5. Coincidences. A good coincidence now and again to help speed up pacing or to show the luck of a character (like Harry's felix felicis) is absolutely fine, but when everything just seems to happen for your character and they never truly face any obstacles, the reader get's that, "Aw, come on, really? That would never happen in real life" reaction and that takes them right out of the story. If the reader doesn't believe in the story, they're likely to put it down. Even fantastic stories can be believable if done right.
6. Constant questioning. You know those paragraphs that don't contain any dialogue that you tend to skip over in books? Those paragraphs where characters that constantly wonder about things? You know, those characters that tend to never take action in their lives? Spineless female protags are jokingly called "Bella's" and it's not a good sign if you've got a Bella in your story. I just want to backhand characters that constantly say things like, "What if I fail? What if I never try to climb that tree and I regret it for the rest of my life? Will people look down on me if I can't do it? Will I get sap on my fingers and stain my new yoga pants? Do these pants make my butt look big? Will climbing that tree work my butt muscles?" FOR THE LOVE OF SNAPE, JUST TRY TO CLIMB THE TREE ALREADY! Instead of the constant questions, show her nervousness through actions like sweaty palms, heavy breathing, shifty eyes, pulling on shirt hems, squeezing muscles, etc.
7. Taking me out of the story. I hate hate hate when the ends of chapters say things like, "I would look back on this day for years and wonder what ever happened to that cat." You've just sucked me into a wonderful chapter and I'm eager to see what comes next, but with that one line you draw attention to the fact that this is a story I'm being told and it takes me right out of the immediacy of it and kills all the tension. Also, if this is a murder mystery or the character is being chased, you've just told me that character survives for years and so they probably live at the end of this story. What's the point of continuing to read if the reader knows the ending?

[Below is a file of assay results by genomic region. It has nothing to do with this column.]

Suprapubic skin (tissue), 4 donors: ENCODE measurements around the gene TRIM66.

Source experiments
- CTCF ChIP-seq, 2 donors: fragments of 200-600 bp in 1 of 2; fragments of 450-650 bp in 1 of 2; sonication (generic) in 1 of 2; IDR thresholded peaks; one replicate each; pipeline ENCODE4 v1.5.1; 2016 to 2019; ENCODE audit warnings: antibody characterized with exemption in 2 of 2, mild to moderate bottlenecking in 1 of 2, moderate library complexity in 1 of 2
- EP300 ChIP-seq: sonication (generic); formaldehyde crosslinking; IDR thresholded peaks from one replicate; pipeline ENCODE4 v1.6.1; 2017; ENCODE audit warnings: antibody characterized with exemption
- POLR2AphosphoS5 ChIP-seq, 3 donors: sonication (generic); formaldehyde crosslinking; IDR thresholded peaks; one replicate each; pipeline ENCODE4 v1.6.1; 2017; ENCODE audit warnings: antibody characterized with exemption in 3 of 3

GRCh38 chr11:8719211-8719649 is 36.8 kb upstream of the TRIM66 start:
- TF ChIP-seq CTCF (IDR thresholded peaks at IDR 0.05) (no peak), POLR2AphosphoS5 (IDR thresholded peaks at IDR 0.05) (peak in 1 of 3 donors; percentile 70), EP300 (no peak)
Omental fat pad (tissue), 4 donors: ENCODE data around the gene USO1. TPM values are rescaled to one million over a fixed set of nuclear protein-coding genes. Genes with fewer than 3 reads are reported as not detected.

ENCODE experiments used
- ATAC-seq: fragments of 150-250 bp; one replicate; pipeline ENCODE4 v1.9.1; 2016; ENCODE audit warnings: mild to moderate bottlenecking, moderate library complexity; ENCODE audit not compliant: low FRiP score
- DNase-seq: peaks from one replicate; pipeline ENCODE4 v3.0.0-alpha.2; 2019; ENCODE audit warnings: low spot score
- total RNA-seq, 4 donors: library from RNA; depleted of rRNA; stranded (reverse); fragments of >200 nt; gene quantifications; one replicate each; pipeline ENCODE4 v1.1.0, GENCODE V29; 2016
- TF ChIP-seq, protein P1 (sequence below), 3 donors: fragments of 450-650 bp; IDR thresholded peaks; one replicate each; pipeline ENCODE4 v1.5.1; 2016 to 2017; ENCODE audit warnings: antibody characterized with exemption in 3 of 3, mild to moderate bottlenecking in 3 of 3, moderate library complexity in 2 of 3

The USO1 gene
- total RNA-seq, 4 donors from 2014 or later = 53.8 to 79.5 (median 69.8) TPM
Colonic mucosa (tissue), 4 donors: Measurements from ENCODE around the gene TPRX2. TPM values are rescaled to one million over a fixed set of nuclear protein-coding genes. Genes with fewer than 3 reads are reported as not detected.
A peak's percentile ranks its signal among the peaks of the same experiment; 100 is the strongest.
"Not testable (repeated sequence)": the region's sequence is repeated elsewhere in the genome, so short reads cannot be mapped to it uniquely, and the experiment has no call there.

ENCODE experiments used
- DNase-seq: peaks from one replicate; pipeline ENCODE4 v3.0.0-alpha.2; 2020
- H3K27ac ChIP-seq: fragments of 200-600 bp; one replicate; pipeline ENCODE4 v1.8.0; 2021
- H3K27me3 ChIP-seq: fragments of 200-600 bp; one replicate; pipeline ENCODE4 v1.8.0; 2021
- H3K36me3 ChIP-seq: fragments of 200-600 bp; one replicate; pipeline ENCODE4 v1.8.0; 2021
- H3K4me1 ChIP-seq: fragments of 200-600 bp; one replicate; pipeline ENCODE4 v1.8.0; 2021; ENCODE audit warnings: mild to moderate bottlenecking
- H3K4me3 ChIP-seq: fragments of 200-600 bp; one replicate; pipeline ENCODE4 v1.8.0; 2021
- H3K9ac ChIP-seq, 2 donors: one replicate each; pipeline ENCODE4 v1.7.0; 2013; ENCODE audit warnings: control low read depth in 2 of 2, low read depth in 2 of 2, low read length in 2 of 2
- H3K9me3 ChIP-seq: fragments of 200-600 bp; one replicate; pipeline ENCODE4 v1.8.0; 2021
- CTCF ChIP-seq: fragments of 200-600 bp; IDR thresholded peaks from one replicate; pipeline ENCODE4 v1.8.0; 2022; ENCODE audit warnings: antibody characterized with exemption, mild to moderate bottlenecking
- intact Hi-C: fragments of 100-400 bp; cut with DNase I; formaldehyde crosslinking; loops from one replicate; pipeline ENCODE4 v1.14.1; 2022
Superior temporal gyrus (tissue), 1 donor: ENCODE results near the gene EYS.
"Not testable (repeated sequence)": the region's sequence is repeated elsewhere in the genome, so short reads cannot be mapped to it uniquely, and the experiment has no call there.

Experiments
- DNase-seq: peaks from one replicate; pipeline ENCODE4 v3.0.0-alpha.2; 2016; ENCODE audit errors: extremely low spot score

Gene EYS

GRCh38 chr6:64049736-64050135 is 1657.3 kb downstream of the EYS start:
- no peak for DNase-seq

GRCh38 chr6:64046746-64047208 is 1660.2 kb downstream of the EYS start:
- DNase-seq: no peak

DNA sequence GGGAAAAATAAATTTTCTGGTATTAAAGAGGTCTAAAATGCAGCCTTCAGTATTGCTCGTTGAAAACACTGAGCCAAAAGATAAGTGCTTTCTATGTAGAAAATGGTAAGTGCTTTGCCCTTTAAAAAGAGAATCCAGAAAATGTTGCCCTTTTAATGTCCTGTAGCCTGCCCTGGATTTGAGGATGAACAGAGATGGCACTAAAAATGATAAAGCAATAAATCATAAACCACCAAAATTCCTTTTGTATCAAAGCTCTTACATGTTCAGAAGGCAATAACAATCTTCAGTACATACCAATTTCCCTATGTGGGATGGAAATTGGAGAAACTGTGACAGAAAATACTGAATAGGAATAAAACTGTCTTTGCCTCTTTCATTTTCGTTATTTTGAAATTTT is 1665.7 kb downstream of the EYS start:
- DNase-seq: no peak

8. Unfinished stories. I like a good sequel or series as much as the next reader, but for goodness sake, finish the one story first. I don't want to have read a book for five hours only to find out that that book was just an overgrown prologue for the next book. You don't have to tie up all the loose ends, but at least tie up the ones that matter to this book. If you character is on a quest for something, find that something in this book. If you constantly talk about an upcoming war, you better have that war at the end of this book. You might get a multi-book deal or have plans to self-publish more than one book, but each book needs to stand alone and feel complete or your reader feels cheated.
But you know what, every single one of these things is totally fixable. If you've got one or if you've done them all, there's still hope for you. The first Harry Potter book is riddled with number 7, but I still love it anyway. I'm sure that if Rowling ever got the chance to go back and tweak her earliest books, there'd be things she'd change. You learn as you go.
What are some of the reasons you get annoyed by books? Do you actually LIKE any of these things that annoy me?